Liver fully recovers from a low protein diet 


Damage caused to the liver by a low protein diet can be repaired, a new study just published in the prestigious journal ‘Nutrition’ has found.

 During this study researchers from the School of Veterinary Medicine at the University of Surrey, in collaboration with the University of Sao Paulo, examined the impact of a low protein diet on the liver. Monitoring groups of mice, one group receiving normal levels of protein in the diet and the other group nourished with low levels of protein for five weeks, researchers were able to uncover the damaging effect a reduction of protein can cause to the structure of this vital organ.

 Using a novel method – design-based stereology – which enabled researchers to estimate the volume of the liver and the total numbers and sizes of its cells in 3D, it was found that the liver of mice on a low protein diet had decreased by 65%. It also found a 46% reduction in the volume of hepatocytes (liver cells) and a 90% increase in the total number of binucleate hepatocytes (liver cells with two nuclei), causing a decrease of the functionality of the organ. The research also discovered that a low protein diet led to a 20% reduction in albumin, a protein produced by the liver and an important biomarker of nutritional functionality of the organ.

 Such damage to the liver can impair its ability to function properly, which can lead to a detrimental effect on both the nervous and the musculoskeletal systems and negatively impact upon the body’s ability to metabolise medication. The research also detected the proliferation of binucleate hepatocytes a sign that the liver is attempting to rectify damage caused by a low protein diet.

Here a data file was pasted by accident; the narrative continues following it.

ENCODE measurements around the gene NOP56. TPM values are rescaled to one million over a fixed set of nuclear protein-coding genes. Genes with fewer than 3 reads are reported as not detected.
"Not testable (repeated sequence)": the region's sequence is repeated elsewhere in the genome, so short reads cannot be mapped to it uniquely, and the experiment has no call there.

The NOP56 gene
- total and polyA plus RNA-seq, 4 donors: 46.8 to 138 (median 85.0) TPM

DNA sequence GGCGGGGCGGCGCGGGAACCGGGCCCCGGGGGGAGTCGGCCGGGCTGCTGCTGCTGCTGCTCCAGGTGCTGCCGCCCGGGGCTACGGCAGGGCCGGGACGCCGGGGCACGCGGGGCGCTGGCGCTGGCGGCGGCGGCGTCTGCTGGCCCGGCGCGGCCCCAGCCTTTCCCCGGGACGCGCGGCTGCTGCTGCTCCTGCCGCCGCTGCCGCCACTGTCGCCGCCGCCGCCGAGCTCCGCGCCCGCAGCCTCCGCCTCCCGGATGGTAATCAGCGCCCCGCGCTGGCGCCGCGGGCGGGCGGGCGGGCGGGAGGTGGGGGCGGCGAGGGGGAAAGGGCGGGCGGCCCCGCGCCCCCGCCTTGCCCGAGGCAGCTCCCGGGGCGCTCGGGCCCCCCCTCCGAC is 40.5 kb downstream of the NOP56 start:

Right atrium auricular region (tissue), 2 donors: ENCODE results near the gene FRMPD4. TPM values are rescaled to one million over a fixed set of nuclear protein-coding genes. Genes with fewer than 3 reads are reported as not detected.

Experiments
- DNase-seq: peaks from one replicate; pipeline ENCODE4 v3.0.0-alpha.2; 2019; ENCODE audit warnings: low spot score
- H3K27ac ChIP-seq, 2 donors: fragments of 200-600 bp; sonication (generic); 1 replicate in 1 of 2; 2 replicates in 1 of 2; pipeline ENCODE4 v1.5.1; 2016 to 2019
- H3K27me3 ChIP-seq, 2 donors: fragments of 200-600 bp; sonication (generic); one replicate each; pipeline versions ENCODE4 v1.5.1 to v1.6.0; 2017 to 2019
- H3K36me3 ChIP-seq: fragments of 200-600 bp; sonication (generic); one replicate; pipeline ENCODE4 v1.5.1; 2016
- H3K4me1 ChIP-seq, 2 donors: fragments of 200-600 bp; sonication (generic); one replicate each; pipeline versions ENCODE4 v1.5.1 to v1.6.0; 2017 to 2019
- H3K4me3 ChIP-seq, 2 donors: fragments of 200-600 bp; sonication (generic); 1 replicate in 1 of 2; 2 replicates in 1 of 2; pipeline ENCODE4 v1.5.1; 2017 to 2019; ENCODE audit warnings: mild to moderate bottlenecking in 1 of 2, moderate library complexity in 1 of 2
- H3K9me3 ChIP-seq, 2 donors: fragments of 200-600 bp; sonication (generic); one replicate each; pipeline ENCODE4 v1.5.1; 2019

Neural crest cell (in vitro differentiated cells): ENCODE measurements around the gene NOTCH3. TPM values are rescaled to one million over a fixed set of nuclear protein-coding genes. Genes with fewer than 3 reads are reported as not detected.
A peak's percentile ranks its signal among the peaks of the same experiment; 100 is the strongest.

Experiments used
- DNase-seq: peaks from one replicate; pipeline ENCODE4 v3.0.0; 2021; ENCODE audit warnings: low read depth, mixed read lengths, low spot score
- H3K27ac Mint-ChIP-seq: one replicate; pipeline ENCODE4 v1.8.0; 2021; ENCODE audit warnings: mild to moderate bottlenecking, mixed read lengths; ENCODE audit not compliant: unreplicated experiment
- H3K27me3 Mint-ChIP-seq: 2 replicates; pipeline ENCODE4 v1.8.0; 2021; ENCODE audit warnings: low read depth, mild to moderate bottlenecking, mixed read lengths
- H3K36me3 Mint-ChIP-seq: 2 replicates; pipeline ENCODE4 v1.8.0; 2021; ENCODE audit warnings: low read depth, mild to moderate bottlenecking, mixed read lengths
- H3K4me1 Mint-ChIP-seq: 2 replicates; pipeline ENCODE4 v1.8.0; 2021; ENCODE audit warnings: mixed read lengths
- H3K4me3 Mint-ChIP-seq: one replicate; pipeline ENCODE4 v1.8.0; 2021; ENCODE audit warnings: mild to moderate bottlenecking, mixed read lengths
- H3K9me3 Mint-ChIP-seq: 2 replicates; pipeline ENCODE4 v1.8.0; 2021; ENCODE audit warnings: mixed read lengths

LIVER CELLS IN 3D.JPG - photos for Augusto Coppi press release 27.03.17 No 1 After five weeks a normal protein diet was reintroduced to the malnourished group, leading to an 85% increase in the total number of uninucleate hepatocytes and a 1.5-fold increase in the volume of the liver. These findings demonstrate the liver’s ability (plasticity) to regenerate itself and reverse the damage caused by a low protein diet. Researchers indicate that given more time the liver could potentially recover even further.

 Dr Augusto Coppi from the School of Veterinary Medicine at the University of Surrey and lead author of the paper said: “It is important not to underestimate the importance of protein in our diet. From building and repairing tissues, to making enzymes and hormones, protein is a vital component of our bodies’ functionality.

 “Too little protein can have a damaging impact on our liver. Our research has shown a worrying atrophy of the liver and of its cells, which can affect the whole body metabolism. However, on the positive side, what we have also found is that this harm is not permanent, and the liver has an amazing capacity to regenerate itself and return to its normal functionality.

 “This is an encouraging discovery for those having suffered long periods of malnutrition that no permanent damage has been caused. Our work is novel in using Stereology to monitor these 3D spatial changes in the structure of the liver after protein malnutrition followed by the reinstatement of a renutrition diet with adequate levels of protein.”

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